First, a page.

The Fourth Amendment is still alive and well, thanks in part to a recent ruling from the D.C. Circuit Court of Appeals.

In a Nov. 8 opinion, the court overruled a lower court decision and held that an Iraq War veteran, 1st Sgt. Matthew Corrigan, may pursue his claim for monetary damages against the District of Columbia and certain individual police officers after those officers violated his Fourth Amendment rights by ransacking his house—twice.

Corrigan is a U.S. Army reservist who suffers from post-traumatic stress disorder after having trained soldiers in Fallujah from 2005-2006. Following his tour in Iraq, Corrigan returned home to his apartment in a quiet corner of Washington, D.C.

Search and Seizure

In February 2010, Corrigan intended to place a call from his home to a counseling hotline for veterans, but inadvertently called the national suicide hotline instead.

When Corrigan informed the hotline volunteer that he was a veteran diagnosed with PTSD, the volunteer asked if he owned a gun. Unsurprisingly, the seasoned war veteran confirmed that he owned several.

The volunteer responded by asking Corrigan to “put [the guns] down,” which were not out in the first place. Corrigan explained that his guns were safely stored, but the volunteer was undeterred.

The volunteer next asked Corrigan if he intended to hurt himself or anyone else. Corrigan responded, “No.” After it became apparent that he was not receiving the type of counseling he sought when he made the call, Corrigan hung up and proceeded to go to sleep.

Meanwhile, the hotline volunteer notified the Metropolitan Police Department, who were then dispatched to Corrigan’s residence for “attempted suicide” at 11:13 p.m.

By 4 a.m., the police had set up a barricade on the block, shut off the gas to his house, evacuated his neighbors, surrounded his home with armed officers, and demanded that he come out. Corrigan complied, but was sure to lock his door on the way out, so his dog could not get out and nobody could invade his home.

Corrigan attempted to convince the officers during questioning that he was not attempting suicide, but the officers ignored him and told him they wanted to search his house. Corrigan refused to give consent to a search.

The following quote from the D.C. Circuit’s opinion sets the tone for the unconstitutional escapades that followed.

The officer who had asked for his key told him: ‘I don’t have time to play this constitutional bull[****]. We’re going to break down your door. You’re going to have to pay for a new door.’ Corrigan responded, ‘It looks like I’m paying for a new door, then. I’m not giving you consent to go into my place.’ [citations omitted] [emphasis added].

The police soon broke into Corrigan’s home and performed a search. The police found no one inside and no dangerous or illegal items in plain view—only Matrix, Corrigan’s dog that had been rescued from dogfighting. There was no evidence of any threat to human life.

That night, Corrigan checked himself into a veterans hospital for PTSD symptoms brought about from what had occurred.

Five hours later, the police broke into Corrigan’s home a second time. This time, they ransacked the place by opening and dumping the contents of every bag, drawer, box, and shelf onto the floor before finally satisfying themselves that no hazardous materials remained on the scene.

Fourth Amendment

The police did not seek to obtain a warrant either time before breaking in without permission. The Fourth Amendment protects “against unreasonable searches and seizures” and has been interpreted by the Supreme Court in Payton v. New York (1980) to make any warrantless search inside a home presumptively unreasonable.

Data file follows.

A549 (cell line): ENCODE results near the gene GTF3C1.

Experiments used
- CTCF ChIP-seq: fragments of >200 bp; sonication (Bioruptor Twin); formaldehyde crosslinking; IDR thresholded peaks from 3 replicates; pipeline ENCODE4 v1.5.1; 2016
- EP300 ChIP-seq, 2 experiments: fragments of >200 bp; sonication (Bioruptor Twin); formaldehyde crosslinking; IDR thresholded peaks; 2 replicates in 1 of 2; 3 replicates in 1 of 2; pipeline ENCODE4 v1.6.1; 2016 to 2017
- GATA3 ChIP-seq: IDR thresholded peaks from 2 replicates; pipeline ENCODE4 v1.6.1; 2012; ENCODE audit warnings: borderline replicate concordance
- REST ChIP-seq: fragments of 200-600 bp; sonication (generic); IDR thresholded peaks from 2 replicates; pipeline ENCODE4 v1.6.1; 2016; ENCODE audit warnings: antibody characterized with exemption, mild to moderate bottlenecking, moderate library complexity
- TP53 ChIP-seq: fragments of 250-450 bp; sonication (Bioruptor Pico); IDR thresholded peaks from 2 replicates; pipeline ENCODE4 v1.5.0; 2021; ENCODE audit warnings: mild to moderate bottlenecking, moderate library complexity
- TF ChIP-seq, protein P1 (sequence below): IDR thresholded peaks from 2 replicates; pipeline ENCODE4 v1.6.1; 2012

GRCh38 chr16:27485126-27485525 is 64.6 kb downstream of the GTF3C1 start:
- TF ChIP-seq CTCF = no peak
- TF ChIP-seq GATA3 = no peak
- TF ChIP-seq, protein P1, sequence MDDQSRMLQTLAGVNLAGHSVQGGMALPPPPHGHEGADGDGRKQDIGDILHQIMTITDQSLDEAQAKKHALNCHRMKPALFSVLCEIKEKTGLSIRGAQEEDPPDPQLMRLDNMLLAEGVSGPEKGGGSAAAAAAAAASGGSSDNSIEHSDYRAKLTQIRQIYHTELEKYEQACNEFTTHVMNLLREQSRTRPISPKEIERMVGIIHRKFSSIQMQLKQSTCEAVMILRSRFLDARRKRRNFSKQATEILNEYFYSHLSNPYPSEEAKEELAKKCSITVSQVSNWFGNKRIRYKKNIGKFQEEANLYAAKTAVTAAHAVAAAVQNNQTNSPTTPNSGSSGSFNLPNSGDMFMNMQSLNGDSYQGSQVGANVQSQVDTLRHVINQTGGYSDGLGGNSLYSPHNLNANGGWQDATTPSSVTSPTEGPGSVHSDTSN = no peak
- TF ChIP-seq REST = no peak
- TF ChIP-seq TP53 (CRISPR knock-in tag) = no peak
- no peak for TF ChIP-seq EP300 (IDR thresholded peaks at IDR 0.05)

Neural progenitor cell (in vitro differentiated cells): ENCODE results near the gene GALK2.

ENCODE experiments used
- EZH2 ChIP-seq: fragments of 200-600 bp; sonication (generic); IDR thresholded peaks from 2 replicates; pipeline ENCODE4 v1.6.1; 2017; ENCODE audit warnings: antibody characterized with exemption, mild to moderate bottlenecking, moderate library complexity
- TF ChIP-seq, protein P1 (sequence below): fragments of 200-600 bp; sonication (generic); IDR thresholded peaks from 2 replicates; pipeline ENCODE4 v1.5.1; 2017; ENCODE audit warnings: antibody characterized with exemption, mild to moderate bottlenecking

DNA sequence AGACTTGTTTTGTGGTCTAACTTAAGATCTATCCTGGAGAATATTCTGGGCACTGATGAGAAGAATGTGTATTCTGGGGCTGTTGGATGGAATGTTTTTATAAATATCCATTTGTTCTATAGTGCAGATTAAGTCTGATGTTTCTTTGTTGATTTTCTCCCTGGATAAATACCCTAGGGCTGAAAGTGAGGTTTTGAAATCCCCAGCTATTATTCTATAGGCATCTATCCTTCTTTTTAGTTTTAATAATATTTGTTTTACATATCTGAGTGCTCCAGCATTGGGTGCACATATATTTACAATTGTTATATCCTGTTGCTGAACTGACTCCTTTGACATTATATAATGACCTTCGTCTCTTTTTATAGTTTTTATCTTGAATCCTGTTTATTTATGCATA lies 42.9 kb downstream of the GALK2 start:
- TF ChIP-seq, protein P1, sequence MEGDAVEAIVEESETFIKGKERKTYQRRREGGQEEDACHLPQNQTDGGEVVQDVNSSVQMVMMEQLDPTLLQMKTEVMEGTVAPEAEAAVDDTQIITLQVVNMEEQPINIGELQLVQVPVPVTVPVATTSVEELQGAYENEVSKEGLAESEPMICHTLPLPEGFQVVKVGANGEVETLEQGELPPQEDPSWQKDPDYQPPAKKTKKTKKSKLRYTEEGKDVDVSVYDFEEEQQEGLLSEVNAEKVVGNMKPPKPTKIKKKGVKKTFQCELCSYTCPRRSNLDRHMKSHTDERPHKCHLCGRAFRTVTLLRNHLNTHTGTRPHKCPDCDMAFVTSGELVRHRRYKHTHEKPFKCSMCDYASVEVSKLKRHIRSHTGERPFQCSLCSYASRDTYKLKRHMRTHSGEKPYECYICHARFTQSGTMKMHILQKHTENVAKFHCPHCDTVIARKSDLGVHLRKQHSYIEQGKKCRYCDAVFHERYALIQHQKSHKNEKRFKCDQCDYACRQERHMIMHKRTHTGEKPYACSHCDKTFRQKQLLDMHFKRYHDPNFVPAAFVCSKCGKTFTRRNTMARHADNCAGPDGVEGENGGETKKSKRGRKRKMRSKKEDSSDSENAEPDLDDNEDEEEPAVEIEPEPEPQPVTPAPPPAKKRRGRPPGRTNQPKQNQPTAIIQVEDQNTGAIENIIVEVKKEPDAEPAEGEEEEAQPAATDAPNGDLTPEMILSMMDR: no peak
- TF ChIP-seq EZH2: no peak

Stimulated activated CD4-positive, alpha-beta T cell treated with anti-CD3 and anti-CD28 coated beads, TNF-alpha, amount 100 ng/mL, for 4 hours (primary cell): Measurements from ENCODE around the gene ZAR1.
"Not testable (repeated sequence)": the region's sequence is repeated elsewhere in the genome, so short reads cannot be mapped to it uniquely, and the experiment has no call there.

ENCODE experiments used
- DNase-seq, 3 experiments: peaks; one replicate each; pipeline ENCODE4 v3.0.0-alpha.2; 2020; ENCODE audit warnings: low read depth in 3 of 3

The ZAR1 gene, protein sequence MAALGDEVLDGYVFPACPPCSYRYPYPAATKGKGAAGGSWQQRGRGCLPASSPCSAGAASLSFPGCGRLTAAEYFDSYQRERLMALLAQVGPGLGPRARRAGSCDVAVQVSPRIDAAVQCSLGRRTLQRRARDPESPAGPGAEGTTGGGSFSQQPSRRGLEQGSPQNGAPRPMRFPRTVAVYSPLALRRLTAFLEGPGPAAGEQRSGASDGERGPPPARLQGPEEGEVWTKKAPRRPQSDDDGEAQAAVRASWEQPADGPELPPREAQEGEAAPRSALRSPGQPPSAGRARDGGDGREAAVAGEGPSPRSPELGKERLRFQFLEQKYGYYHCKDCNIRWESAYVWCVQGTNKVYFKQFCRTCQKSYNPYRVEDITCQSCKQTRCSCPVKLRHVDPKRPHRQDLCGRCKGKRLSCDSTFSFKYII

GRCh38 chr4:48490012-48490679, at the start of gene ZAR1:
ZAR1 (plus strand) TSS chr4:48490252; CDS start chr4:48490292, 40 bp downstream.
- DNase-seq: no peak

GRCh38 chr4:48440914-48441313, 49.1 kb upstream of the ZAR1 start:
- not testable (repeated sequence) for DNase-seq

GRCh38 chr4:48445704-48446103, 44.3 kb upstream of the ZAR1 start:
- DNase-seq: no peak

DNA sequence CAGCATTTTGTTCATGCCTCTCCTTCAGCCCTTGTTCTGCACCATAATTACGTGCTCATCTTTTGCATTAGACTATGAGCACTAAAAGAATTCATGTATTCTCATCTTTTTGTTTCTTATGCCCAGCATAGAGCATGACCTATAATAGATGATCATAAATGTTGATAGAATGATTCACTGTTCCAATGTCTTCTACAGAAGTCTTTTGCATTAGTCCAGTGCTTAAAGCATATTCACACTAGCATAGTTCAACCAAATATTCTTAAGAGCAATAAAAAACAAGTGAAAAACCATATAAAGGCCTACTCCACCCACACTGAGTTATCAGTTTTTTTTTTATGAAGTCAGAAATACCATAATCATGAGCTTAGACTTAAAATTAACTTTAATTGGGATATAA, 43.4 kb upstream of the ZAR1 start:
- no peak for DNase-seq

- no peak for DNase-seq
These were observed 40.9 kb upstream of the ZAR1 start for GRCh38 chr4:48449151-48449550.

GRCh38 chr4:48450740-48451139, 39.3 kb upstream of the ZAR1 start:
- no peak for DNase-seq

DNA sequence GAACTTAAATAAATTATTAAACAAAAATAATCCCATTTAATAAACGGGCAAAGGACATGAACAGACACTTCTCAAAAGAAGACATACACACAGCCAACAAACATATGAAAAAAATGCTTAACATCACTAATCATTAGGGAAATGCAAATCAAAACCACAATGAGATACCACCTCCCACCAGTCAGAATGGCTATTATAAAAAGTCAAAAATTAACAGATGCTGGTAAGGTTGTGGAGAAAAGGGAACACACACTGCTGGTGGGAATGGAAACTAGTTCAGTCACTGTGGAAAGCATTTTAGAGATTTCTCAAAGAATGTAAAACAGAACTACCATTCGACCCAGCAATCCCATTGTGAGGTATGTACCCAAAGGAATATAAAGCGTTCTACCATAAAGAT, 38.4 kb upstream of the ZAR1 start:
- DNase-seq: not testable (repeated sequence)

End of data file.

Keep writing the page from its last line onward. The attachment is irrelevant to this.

However, the Supreme Court also reaffirmed in Kentucky v. King (2011) that the presumptive warrant requirement can be overcome when exigent or emergency circumstances “make the needs of law enforcement so compelling that [a] warrantless search is objectively reasonable.”

A threat of immediate harm to self or others would certainly qualify as an exigency requiring immediate police intervention, but that was not what happened here.

Corrigan did not take the intrusion into his civil liberties lightly and, in February 2012, filed suit against the District of Columbia and individual police officers who broke into his home.

Corrigan sued under federal civil rights law (42 U.S.C. § 1983) allowing individuals to recover damages from police when officers violate a “clearly established” constitutional right at the time of the incident.

A right is considered clearly established if a reasonable officer understands that his actions violate someone’s constitutional rights.

As the Supreme Court reasoned in Welsh v. Wisconsin (1984), “physical entry of the home is the chief evil against which the wording of the Fourth Amendment is directed.”

In Corrigan’s case, the trial judge had dismissed the case, holding that a reasonable officer could have concluded that the home break-ins were justified due to exigent circumstances posed by the mistaken suicide threat.

However, in an opinion by Judge Judith Rogers, writing for the 2-to-1 majority, the D.C. Circuit reversed the lower court and held that even if the initial search was reasonable to verify whether Corrigan or anyone else was in danger, the second break-in was conclusively unconstitutional.

The police officers on scene would, of course, have been heroes if the initial search resulted in an endangered child being rescued or some other dire threat was averted.

But once it became apparent that there was no danger to anyone or anything inside Corrigan’s home, the D.C. Circuit reasoned that there was no objectively reasonable basis to break-in a second time without a warrant, let alone destroy Corrigan’s home.

This decision clears the way for Corrigan to seek redress for the intrusive actions that occurred six long years ago. It also sends a clear reminder to police, the Fourth Amendment is no bull.